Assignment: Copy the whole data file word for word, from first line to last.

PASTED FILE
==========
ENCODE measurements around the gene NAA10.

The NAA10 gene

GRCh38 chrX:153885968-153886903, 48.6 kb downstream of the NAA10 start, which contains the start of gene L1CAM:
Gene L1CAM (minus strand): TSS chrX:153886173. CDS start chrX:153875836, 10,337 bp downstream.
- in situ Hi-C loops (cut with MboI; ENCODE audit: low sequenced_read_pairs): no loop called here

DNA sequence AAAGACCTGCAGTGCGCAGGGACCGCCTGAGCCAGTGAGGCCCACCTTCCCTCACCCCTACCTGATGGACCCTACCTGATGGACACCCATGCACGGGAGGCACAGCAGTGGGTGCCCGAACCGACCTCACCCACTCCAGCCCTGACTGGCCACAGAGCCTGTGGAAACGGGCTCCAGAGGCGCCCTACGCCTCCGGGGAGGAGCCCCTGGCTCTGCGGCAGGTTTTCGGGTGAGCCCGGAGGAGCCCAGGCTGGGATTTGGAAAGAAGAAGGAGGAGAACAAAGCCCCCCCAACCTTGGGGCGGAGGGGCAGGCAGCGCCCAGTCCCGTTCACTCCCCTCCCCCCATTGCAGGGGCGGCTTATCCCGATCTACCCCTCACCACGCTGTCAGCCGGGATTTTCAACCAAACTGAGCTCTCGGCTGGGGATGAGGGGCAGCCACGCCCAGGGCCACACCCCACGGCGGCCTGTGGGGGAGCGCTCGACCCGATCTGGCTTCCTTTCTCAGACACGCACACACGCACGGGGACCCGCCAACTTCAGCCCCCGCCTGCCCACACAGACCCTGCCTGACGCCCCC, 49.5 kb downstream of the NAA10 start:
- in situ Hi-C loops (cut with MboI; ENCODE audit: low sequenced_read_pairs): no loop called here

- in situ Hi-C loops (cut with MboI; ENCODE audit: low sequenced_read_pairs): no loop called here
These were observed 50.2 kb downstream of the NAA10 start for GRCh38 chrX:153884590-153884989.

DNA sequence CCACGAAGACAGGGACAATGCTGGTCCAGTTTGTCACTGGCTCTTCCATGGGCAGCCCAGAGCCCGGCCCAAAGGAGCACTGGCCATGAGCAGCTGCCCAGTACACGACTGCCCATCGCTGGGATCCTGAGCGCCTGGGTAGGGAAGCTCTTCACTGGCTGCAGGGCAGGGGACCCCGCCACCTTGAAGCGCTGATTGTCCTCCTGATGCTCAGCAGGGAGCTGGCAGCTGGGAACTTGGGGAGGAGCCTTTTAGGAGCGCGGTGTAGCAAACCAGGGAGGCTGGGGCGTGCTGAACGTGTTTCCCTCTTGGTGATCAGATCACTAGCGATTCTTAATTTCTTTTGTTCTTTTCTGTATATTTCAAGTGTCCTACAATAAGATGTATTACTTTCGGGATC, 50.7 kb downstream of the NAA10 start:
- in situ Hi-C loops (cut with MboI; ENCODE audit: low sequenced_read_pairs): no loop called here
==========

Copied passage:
ENCODE measurements around the gene NAA10.

The NAA10 gene

GRCh38 chrX:153885968-153886903, 48.6 kb downstream of the NAA10 start, which contains the start of gene L1CAM:
Gene L1CAM (minus strand): TSS chrX:153886173. CDS start chrX:153875836, 10,337 bp downstream.
- in situ Hi-C loops (cut with MboI; ENCODE audit: low sequenced_read_pairs): no loop called here

DNA sequence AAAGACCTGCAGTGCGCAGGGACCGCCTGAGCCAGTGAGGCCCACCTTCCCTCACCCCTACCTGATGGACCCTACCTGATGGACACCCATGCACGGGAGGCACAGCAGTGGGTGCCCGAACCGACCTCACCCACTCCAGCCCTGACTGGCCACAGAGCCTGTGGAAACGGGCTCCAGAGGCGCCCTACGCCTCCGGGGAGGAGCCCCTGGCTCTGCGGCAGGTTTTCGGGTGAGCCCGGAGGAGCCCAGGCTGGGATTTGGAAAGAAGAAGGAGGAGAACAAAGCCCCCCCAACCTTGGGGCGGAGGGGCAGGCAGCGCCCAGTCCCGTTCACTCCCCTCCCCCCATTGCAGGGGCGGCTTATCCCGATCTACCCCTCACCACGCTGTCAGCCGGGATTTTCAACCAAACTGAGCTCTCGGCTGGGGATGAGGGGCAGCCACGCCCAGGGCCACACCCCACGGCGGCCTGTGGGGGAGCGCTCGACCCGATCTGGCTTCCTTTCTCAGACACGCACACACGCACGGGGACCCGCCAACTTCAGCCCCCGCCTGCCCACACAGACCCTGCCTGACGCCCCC, 49.5 kb downstream of the NAA10 start:
- in situ Hi-C loops (cut with MboI; ENCODE audit: low sequenced_read_pairs): no loop called here

- in situ Hi-C loops (cut with MboI; ENCODE audit: low sequenced_read_pairs): no loop called here
These were observed 50.2 kb downstream of the NAA10 start for GRCh38 chrX:153884590-153884989.

DNA sequence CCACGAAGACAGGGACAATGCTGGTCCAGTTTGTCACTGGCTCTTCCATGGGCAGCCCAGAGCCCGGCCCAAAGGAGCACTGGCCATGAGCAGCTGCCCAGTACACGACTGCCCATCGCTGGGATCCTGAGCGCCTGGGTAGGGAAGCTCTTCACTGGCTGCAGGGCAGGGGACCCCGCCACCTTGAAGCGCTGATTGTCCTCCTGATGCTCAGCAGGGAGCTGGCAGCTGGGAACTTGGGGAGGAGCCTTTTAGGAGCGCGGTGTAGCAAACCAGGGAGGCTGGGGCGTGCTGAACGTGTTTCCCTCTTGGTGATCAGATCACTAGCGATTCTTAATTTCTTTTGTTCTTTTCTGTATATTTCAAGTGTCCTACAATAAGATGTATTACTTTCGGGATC, 50.7 kb downstream of the NAA10 start:
- in situ Hi-C loops (cut with MboI; ENCODE audit: low sequenced_read_pairs): no loop called here